The text itself is music. Like a refrain, the litany of instruments is repeated four times in chapter 3 of the Book of Daniel: “the cornet, flute, harp, sackbut, psaltery, and dulcimer, and all kinds of musick.” Like an insistent ostinato, the names Shadrach, Meshach and Abed-Nego—the three young Hebrew exiles who will be fed to the “fiery furnace”—are repeated 13 times in the same chapter. The introduction and coda—twice at the beginning and once at the end—are “the satraps, the administrators, the governors, the counselors, the treasurers, the judges, the magistrates, and all the officials of the provinces,” who are called together to hear the decree of King Nebuchadnezzar of Babylon. Anyone who fails to bow down to the king’s golden statue at the sound of the orchestra will be thrown to the flames, the king’s herald declares. Of course, you know the rest: The three Hebrews—Shadrach, Meshach and Abed-Nego—refuse to bow down, so they are tossed into the fire with their clothes on. But they remain unscathed: Not “a hair of their heads” is singed! Thus Nebuchadnezzar learns a little respect for the God of Shadrach, Meshach and Abed-Nego.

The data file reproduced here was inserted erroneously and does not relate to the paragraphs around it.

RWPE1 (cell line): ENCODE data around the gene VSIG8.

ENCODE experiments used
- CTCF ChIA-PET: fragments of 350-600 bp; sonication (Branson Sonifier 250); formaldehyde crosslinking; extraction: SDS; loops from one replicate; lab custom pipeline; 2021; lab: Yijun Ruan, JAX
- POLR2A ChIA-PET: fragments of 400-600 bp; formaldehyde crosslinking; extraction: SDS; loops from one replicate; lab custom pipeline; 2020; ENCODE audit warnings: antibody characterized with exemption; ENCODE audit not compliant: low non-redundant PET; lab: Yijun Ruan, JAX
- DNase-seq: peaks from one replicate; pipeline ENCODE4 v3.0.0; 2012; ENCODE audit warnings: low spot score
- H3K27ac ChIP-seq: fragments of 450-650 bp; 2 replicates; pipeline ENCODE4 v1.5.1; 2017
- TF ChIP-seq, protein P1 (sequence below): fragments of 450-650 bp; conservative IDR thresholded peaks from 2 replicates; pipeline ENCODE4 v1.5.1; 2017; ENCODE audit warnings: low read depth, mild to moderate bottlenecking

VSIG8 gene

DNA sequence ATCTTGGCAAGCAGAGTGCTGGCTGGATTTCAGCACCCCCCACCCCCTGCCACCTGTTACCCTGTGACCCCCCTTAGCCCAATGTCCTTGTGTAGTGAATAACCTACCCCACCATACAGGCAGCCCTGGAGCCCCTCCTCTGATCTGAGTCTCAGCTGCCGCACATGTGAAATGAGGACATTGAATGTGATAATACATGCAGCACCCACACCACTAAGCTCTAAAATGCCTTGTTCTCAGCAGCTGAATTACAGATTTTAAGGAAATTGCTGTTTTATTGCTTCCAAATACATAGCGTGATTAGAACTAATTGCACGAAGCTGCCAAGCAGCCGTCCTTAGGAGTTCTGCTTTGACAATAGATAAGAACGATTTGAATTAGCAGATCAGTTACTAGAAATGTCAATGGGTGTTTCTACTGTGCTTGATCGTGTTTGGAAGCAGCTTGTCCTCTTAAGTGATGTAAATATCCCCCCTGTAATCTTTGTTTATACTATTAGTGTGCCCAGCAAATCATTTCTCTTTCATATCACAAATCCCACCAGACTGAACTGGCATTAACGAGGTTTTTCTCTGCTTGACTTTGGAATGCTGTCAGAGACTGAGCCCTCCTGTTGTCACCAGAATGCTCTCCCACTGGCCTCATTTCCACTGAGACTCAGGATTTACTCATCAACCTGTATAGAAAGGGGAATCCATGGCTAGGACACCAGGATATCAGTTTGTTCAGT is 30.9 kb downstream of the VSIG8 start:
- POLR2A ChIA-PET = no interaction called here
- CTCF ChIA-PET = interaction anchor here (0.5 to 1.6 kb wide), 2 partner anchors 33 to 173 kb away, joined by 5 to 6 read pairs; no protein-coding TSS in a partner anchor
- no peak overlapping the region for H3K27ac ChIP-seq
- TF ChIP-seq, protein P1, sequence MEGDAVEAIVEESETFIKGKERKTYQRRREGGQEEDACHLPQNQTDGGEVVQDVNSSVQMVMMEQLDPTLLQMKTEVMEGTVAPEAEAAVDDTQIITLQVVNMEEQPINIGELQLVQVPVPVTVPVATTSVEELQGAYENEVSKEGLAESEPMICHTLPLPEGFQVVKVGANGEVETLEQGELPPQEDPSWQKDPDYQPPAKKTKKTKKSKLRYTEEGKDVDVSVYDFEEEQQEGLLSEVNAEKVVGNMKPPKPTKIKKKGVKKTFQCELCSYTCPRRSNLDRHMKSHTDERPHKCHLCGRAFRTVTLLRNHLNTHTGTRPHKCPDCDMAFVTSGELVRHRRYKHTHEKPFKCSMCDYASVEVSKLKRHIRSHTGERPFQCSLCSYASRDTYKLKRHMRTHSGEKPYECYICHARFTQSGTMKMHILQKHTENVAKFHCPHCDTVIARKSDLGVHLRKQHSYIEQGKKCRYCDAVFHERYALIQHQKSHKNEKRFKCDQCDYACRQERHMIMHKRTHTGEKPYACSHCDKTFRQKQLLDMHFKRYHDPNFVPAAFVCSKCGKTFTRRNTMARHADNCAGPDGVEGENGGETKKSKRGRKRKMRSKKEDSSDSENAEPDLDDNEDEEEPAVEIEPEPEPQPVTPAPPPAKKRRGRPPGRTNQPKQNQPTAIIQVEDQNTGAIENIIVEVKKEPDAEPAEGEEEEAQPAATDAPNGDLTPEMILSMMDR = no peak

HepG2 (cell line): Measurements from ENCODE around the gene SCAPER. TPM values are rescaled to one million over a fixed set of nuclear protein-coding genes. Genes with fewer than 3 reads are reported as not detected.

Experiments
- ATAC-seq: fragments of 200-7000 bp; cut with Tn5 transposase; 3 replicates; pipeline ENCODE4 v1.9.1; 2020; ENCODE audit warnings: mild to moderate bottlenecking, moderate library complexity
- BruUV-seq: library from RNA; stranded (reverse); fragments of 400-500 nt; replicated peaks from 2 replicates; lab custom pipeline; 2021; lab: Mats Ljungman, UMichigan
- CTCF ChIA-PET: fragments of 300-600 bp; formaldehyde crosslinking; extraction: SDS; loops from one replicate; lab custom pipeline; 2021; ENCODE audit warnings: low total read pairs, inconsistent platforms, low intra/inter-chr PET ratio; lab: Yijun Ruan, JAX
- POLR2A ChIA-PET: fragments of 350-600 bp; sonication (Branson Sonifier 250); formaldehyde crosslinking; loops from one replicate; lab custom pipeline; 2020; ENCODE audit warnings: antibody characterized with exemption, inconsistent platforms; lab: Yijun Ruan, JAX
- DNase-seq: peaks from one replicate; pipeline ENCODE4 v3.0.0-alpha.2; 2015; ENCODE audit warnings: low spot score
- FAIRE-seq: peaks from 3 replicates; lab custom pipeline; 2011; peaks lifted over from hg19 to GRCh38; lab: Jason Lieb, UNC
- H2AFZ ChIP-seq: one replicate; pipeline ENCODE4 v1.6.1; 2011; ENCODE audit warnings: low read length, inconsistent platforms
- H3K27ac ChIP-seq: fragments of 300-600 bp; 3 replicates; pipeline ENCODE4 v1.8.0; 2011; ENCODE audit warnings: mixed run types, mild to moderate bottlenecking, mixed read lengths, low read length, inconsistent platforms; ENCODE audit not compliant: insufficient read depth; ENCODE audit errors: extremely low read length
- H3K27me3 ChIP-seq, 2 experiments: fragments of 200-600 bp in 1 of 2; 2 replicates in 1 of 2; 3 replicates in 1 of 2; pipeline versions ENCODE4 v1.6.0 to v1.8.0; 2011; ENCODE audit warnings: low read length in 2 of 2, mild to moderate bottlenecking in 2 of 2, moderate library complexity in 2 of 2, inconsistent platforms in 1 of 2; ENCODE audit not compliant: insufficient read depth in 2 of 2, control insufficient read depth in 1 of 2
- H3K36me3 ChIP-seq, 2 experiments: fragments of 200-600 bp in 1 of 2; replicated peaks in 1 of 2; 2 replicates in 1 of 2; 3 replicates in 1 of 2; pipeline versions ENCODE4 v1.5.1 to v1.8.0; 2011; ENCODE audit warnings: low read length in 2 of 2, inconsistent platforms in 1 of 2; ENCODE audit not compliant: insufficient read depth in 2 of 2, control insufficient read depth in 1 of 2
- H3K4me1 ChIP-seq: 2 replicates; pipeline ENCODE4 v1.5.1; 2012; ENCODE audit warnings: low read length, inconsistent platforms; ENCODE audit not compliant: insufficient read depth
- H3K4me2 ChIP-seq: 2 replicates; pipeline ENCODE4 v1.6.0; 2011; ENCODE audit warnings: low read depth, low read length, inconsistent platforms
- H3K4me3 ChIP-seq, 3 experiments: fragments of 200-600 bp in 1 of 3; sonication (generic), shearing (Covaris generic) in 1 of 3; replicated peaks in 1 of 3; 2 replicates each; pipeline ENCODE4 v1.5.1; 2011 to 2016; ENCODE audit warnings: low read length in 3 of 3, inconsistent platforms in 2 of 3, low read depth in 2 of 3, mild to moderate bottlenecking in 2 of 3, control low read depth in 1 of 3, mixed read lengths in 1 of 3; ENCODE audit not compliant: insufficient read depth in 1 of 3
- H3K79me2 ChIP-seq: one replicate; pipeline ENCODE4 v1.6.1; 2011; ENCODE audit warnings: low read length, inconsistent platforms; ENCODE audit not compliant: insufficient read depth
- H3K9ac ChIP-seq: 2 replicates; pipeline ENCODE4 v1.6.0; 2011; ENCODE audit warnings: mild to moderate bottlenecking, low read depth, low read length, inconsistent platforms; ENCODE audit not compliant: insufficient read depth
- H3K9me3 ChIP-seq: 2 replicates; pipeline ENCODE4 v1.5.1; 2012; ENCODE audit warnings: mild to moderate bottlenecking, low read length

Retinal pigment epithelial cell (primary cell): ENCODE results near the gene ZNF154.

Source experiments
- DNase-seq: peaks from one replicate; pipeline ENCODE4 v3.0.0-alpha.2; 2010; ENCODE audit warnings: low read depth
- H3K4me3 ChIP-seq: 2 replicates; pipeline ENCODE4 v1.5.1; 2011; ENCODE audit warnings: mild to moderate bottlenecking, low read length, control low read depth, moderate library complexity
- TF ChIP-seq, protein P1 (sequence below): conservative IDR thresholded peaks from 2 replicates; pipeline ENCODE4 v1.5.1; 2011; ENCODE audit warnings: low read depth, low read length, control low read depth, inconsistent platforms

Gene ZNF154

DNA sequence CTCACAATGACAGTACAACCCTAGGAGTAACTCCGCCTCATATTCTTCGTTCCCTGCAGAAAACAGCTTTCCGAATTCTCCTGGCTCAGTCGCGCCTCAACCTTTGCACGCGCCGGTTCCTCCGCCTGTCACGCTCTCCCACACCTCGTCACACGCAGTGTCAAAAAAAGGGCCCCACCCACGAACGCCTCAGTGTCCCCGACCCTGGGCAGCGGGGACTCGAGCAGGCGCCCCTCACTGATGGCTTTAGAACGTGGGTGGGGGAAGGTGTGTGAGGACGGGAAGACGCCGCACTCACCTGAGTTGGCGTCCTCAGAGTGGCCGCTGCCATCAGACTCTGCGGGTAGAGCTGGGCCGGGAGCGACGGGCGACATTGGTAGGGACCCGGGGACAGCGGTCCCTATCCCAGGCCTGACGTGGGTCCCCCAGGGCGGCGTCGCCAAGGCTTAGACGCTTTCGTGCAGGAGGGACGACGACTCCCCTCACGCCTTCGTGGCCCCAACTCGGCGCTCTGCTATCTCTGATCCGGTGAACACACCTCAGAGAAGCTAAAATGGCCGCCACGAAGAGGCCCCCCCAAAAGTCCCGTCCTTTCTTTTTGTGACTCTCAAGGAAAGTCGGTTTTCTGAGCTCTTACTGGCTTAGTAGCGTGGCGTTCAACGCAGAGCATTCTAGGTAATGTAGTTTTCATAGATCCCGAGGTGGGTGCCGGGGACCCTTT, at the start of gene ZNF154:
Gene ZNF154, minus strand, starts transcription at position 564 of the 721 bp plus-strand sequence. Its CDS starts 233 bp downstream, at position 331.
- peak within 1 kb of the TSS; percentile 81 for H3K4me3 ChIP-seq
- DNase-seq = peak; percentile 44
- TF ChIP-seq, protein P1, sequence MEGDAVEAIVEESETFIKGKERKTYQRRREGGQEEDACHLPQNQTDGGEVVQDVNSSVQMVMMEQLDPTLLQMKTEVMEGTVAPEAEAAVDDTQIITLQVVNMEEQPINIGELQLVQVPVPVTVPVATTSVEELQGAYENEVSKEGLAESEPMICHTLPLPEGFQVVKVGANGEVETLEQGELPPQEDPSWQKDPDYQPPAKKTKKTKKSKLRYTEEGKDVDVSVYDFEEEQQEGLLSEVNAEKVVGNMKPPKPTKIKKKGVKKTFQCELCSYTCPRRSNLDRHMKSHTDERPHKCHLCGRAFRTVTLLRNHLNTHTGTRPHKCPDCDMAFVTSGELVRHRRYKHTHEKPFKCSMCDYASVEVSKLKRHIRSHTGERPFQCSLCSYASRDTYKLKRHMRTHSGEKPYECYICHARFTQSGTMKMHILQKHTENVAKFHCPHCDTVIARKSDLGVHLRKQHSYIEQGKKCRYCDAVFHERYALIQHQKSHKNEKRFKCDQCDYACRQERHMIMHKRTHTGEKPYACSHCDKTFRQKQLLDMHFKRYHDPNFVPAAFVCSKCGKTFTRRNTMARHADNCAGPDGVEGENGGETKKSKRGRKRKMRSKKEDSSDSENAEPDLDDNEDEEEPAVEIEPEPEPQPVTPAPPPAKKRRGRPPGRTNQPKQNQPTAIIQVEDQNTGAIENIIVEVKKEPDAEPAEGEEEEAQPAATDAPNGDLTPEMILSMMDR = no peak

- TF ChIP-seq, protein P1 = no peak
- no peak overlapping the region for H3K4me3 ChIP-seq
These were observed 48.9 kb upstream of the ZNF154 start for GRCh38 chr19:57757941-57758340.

For sheer poetic beauty, it is difficult to surpass the 17th-century King James Version (also known as the Authorized Version), quoted above. Yet just what does this musical passage tell us about the orchestra that Nebuchadnezzar assembled?